Habermas's scholarly writings strive for a comprehensive critical theory of contemporary society. The Structural Transformation of the Public Sphere traces the development and eclipse of the public sphere in modern society and contains the seeds of Habermas's formulation of discourse ethics and communicative action. The essays collected in Theory and Practice elaborate the relation between theory and practice through criticism of positivism, reason, philosophy, and politics. Zur Logik der Sozialwissenschaften (1967; On the Logic of the Social Sciences) compares and analyzes positivistic, functional, and behaviorist approaches and historical, narrative, and hermeneutical approaches to social theory, demonstrating the limitations and inadequacies of each approach. Habermas's first systematic development of his ideas, Knowledge and Human Interests formulates a tripartite cognitive theory comprising the "technical interest" of the empirical-analytical sciences; the "practical interest" of the historical-hermeneutical sciences; and the "emancipatory interest" of critical social sciences. Legitimation Crisis treats crises of economic life, motivation, rationality, and legitimacy in advanced capitalist societies. Communication and the Evolution of Society contains Habermas's revision of Marxist historical materialism in terms of his theory of communicative action. The Theory of Communicative Action interprets Habermas's theories of social action and of modernity in the context of the classic theoretical positions of Marx, Max Weber, George Mead, and Talcott Parsons, among others. The articles in Moral Consciousness and Communicative Action present Habermas's evolved positions in philosophy, the social sciences, and ethics, while defending a notion of critical rationality rooted in his theories of communicative action and discourse ethics. Illuminating some key themes found in his previous works, Postmetaphysical Thinking focuses on the nature of reason and the question of metaphysics, attempting to hold a middle position that is postmetaphysical without relinquishing the role of reason and philosophy. Between Facts and Norms addresses the question of political legitimacy by developing new understandings of law, democracy, and the relationship between them in terms of "deliberative politics." However, Habermas's works often speak to audiences who do not follow his basic work in philosophy or social theory. He practices the communicational ethics that he defends theoretically by contributing pieces to a range of contemporary cultural and political debates. Toward a Rational Society features essays on student protests of the 1960s, the democratization of German universities, the role of technology and science as ideology, and the "scientization" of politics and public opinion. The biographical sketches in Philosophical-Political Profiles focus on select twentieth-century philosophers, notably Martin Heidegger, Walter Benjamin, and Hannah Arendt. The lectures in the Philosophical Discourse of Modernity engage the current debates about modernity versus postmodernity in light of the critical theories of such writers as Freidrich Nietzsche, Michel Foucault, and Jacques Derrida. The New Conservatism reflects on contemporary neoconservatism and recent German debate about its Nazi past. Critics usually concede that the interview collections Autonomy and Solidarity (1986) and The Past as Future (1994) offer "a marvelous point of entry" into Habermas's thought, as Martin Jay put it.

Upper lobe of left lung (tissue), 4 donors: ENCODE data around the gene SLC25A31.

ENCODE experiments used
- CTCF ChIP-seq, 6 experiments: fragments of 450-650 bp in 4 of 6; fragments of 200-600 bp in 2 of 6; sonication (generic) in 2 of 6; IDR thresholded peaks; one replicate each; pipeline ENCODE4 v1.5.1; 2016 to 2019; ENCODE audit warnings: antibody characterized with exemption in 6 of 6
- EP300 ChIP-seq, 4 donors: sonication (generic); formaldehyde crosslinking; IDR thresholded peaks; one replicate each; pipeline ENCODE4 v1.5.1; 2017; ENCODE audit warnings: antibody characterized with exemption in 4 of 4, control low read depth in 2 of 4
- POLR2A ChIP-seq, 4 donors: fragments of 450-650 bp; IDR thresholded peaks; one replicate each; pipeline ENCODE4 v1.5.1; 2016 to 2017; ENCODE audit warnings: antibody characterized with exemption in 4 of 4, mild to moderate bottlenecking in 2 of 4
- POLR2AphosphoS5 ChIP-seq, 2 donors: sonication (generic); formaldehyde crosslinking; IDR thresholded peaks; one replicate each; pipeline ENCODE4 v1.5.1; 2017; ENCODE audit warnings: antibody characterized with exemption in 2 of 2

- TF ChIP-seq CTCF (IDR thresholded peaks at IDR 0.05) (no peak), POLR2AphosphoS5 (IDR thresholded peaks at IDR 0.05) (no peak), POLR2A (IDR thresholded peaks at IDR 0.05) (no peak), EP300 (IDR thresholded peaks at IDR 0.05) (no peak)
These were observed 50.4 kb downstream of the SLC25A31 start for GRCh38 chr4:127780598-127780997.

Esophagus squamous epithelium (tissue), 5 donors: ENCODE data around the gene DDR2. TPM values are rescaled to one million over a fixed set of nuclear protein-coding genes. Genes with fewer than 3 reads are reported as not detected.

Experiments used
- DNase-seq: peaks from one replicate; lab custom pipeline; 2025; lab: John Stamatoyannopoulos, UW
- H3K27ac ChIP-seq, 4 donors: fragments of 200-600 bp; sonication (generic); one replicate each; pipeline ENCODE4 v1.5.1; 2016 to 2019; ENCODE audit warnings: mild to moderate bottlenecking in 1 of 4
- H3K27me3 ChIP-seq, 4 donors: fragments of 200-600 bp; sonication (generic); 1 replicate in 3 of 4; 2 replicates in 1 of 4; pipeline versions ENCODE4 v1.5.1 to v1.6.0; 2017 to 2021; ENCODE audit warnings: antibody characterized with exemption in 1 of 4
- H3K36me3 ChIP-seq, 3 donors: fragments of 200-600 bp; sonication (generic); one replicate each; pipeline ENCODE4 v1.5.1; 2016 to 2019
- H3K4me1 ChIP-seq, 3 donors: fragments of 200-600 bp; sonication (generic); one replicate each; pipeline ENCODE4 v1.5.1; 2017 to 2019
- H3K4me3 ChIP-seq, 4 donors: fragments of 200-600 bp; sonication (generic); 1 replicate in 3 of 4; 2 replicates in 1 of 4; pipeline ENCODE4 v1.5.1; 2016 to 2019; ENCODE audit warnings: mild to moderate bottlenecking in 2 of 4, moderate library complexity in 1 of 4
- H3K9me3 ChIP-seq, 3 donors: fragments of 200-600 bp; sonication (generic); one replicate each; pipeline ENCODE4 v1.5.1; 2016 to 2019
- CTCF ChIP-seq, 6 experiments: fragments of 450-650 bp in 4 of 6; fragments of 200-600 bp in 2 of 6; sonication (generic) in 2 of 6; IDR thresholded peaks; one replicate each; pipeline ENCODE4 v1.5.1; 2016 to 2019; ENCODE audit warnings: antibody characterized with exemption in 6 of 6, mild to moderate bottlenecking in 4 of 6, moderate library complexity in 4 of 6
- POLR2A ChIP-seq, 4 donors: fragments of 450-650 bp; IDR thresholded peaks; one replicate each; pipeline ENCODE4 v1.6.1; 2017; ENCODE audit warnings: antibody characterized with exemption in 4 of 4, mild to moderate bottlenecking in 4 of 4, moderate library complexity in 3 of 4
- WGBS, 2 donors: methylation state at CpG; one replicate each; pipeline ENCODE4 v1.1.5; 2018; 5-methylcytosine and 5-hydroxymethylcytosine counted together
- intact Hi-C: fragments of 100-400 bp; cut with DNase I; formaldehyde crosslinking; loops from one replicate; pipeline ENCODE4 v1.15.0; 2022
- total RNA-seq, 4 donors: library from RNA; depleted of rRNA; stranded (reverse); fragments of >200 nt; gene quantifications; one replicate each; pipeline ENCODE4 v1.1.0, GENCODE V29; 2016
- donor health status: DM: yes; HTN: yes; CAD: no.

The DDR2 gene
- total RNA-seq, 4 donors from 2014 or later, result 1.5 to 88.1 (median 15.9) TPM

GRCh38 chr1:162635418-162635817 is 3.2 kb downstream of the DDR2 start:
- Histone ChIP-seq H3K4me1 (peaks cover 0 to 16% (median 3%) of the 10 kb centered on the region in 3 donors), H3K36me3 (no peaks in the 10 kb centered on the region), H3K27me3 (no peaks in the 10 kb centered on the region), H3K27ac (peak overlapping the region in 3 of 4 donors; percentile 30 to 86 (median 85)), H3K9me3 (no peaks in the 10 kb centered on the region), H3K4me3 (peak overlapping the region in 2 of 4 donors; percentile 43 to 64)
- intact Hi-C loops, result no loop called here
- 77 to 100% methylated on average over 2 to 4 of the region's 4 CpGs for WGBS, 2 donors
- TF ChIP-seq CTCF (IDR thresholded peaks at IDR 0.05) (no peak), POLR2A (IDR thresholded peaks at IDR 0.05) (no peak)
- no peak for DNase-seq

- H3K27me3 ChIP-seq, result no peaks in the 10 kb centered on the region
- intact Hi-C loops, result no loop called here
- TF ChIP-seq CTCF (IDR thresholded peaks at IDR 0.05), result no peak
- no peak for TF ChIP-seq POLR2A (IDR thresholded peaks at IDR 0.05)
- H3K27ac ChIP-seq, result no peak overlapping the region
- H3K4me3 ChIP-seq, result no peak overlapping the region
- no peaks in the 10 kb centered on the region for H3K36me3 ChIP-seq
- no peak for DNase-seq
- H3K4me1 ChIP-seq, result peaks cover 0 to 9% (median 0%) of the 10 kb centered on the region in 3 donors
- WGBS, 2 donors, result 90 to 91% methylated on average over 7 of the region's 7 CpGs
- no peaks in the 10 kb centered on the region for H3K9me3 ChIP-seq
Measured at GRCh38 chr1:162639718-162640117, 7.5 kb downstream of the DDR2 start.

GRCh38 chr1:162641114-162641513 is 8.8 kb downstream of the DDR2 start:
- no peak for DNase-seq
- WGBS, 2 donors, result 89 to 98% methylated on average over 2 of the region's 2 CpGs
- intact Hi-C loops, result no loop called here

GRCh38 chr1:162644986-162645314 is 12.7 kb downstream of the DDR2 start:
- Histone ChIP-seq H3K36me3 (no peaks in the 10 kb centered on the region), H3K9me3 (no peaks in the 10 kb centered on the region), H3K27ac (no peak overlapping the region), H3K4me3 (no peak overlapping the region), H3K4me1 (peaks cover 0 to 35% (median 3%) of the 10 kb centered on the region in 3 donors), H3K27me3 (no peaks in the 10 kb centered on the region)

Since he began to formulate his discourse ethics in the 1970s, Habermas has often been accused, from various directions, of confusing a principle of political democracy with one of morality. Peter Dews has observed that "Habermas, when sympathetically interpreted, has failed to capture philosophically our core sense of morality, while offering a compelling basis for the regulation of public issues through discussion and collective decision-making." Jay perhaps has summarized best the critical reaction to Habermas's thought: "To his admirers, Habermas has accomplished a much-needed reconstruction of historical materialism by incorporating insights ranging from ordinary language philosophy and hermeneutics to developmental psychology and sociological systems theory. To his detractors, the result has been an amalgam of ill-fitting elements that merits comparison more to Rube Goldberg than with that of Marx." Yet Onora O'Neill has concluded that Habermas's achievement demonstrates that "philosophical writing may be engagé without being ephemeral."